In the 1960s and 1970s, Tennessee Coach Ray Mears often agitated Kentucky fans. His pre-game circus antics included players on unicycles twirling orange and white basketballs. He seemed to mock our religious fervor for the game, and at least in the late 1960s, the Kentucky students might welcome Tennessee's appearance on the Memorial Coliseum floor with a barrage of oranges.
How dare Coach Mears to bring his circus act to the serious business of Kentucky basketball, especially on such sacred ground as the Memorial Coliseum floor? FN1 How could he be so irreverent?
However, Kentucky fans, especially this writer, could have easily dismissed Coach Mears' pre-game antics but for his doubly infuriating game antics. He preferred to shorten a basketball game by controlling the pace. He used the slower pace to limit the number of scoring opportunities for our beloved wildcats. Kentucky fans of that era regarded scoring 100 or more points as the benchmark of success on the court. FN2 A game played in the 50s or 60s was anathema to success. To illustrate this philosophy, contrast how Kentucky fans did not seem concerned when Northwestern scored 116 points, FN3, because Kentucky scored 118 points. FN4 However, some fans complain about a 64-61 victory over Tennessee. FN5
Coach Mears' game strategy produced more than enough victories over Kentucky during his tenure to elevate the Tennessee program to a “most despised” level. In retrospect, Coach Mears clearly understood the game of basketball; in fact, he understood the game in ways that many basketball fans fail to grasp. The team that produces more points with its available possessions over the course of the game will win the game.
Coach Mears recognized that his team could not maintain sufficient offensive productivity and defensive intensity to match Kentucky in a game with 85 to 95 possessions. However, he convinced his players that they could compete with anyone, including Kentucky if they could control the pace of the game and limit the teams to 75 or fewer possessions in the game.
He taught his players to reduce the number of possessions and to maximize their use thereof. Coach Mears convinced his team that they could maintain the offensive production and defensive intensity over the course of such a shortened game. He convinced his players that they could win any game, even over clearly superior Kentucky teams.
He also understood that the lower number of offensive opportunities coupled with the need to play more minutes on defense than offense could frustrate Kentucky players and fans accustomed to swollen scoring averages, both individually and collectively. FN6 The Kentucky players frequently responded to these frustrations just as Coach Mears anticipated, by attempting quick, low percentage shots, by attempting high-risk passes, and by attempting unsound defensive tactics in an attempt to accelerate the game's pace and obtain another offensive opportunity. These risky attempts often rewarded a patient Tennessee team with uncontested high percentage scoring opportunities, more Kentucky turnovers, reduced Kentucky offensive efficiency, and defensive breakdowns by Kentucky players who preferred to play at the offensive end rather than defend the patient, methodical Tennessee offense.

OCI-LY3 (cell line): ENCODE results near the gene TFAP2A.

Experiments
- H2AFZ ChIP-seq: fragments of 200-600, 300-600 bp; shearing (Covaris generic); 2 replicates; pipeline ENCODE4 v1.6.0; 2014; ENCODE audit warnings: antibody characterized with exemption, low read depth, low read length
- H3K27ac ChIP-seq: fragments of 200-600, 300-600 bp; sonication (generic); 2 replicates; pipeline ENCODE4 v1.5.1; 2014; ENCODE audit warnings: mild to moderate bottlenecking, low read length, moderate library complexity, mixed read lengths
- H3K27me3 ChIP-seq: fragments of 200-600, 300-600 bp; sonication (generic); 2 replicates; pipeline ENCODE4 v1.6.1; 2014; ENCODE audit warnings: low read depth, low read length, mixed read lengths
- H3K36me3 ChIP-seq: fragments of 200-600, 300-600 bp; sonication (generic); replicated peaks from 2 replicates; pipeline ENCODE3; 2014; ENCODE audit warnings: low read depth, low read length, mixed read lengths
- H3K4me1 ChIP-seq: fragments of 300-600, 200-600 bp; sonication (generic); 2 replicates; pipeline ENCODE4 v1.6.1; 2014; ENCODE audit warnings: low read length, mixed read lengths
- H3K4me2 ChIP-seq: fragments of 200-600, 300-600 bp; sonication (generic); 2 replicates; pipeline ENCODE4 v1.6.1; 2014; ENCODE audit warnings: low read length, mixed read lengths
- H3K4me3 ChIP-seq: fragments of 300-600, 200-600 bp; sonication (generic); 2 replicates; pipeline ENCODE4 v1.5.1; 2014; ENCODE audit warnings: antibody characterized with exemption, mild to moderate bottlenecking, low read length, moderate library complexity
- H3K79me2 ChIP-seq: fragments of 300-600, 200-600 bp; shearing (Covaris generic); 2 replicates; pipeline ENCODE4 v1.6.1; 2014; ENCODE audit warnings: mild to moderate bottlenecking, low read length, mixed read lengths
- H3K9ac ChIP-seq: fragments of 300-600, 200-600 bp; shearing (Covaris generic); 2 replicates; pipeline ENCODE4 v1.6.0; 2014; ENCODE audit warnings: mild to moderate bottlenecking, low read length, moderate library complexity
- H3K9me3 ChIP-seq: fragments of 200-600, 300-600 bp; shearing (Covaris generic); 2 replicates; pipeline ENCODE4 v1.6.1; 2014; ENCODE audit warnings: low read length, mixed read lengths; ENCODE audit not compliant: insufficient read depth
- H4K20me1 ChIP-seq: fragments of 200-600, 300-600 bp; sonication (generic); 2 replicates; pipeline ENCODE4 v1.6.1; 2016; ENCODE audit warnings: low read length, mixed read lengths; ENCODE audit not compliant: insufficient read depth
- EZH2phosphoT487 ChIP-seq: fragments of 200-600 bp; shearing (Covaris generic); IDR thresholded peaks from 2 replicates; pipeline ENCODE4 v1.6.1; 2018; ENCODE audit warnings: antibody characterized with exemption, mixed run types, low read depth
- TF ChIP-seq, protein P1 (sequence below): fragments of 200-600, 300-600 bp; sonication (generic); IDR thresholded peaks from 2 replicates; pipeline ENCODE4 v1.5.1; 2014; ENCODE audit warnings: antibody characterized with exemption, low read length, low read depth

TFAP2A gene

1. Memorial Coliseum was the foundation of basketball lore. The house that Rupp built. The home of the longest home winning streak in the nation. A basketball venue that was perennially sold out when college basketball in most areas of the country was simply a winter pastime needed to bide the time between the end of the football bowls and spring football practice.
2. The Memorial Coliseum score boards only had two digits for score, and when the basketball moved to Rupp Arena, the new three digit score boards received great praise.
3. Or any era really. Kentucky basketball fans have never been more excited about their teams than during those seasons when the talent level was sufficient to dictate an up-tempo, high scoring performance.
4. In 1966-67, Kentucky played Northwestern at Memorial Coliseum in December. Kentucky won the game 118 to 116 and I can distinctly remember feeling good about a team that could score 118 points and win a basketball game. That Kentucky team went on to finish the season 13-13 and was Coach Adolph Rupp's only non-winning team in 42 seasons.
5. On February 19, 2002 , Tennessee visited Rupp Arena and dictated the tempo in losing to Kentucky 61-64. While Kentucky enjoyed victory over the Vols in the end, the fans left the arena dissatisfied with the Kentucky performance.
6. In the era of no shot clock, the burden of engaging the opponent fell to the defense whenever a team elected to slow the pace of the game with a passive offense designed to wait patiently for very high percentage shot opportunities. Since NCAA adopted the shot clock, the burden of prosecution has clearly shifted to the offense.
Copyright 2004 Richard Cheeks